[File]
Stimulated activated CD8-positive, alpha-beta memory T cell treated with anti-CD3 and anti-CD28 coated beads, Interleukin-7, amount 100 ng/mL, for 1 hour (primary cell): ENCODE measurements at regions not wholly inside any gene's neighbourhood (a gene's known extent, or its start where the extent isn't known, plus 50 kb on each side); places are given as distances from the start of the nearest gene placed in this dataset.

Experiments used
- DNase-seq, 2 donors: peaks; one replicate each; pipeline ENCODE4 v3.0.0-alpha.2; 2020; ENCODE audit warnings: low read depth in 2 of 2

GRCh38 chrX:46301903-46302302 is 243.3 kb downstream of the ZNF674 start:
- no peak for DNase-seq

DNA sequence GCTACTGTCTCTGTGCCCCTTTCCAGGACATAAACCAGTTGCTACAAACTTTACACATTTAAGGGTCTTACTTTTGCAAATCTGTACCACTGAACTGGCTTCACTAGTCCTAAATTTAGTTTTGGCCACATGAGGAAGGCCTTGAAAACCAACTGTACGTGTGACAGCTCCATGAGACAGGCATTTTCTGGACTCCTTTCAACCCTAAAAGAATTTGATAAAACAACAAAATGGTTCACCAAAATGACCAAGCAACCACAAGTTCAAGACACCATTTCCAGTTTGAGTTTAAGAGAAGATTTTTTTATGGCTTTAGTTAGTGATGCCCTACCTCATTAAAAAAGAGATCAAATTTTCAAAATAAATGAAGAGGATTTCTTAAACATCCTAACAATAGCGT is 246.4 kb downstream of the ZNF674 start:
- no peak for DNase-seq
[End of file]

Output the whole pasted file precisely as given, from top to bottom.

Stimulated activated CD8-positive, alpha-beta memory T cell treated with anti-CD3 and anti-CD28 coated beads, Interleukin-7, amount 100 ng/mL, for 1 hour (primary cell): ENCODE measurements at regions not wholly inside any gene's neighbourhood (a gene's known extent, or its start where the extent isn't known, plus 50 kb on each side); places are given as distances from the start of the nearest gene placed in this dataset.

Experiments used
- DNase-seq, 2 donors: peaks; one replicate each; pipeline ENCODE4 v3.0.0-alpha.2; 2020; ENCODE audit warnings: low read depth in 2 of 2

GRCh38 chrX:46301903-46302302 is 243.3 kb downstream of the ZNF674 start:
- no peak for DNase-seq

DNA sequence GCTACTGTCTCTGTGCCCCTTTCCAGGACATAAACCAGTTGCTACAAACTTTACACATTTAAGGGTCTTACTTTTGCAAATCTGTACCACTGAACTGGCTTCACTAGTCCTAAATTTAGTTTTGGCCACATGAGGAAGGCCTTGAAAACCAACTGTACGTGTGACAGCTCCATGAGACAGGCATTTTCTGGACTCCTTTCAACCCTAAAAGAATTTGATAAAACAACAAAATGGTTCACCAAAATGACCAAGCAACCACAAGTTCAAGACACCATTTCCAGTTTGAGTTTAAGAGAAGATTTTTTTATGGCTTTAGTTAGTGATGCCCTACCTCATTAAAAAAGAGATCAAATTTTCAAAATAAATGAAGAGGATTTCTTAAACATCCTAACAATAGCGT is 246.4 kb downstream of the ZNF674 start:
- no peak for DNase-seq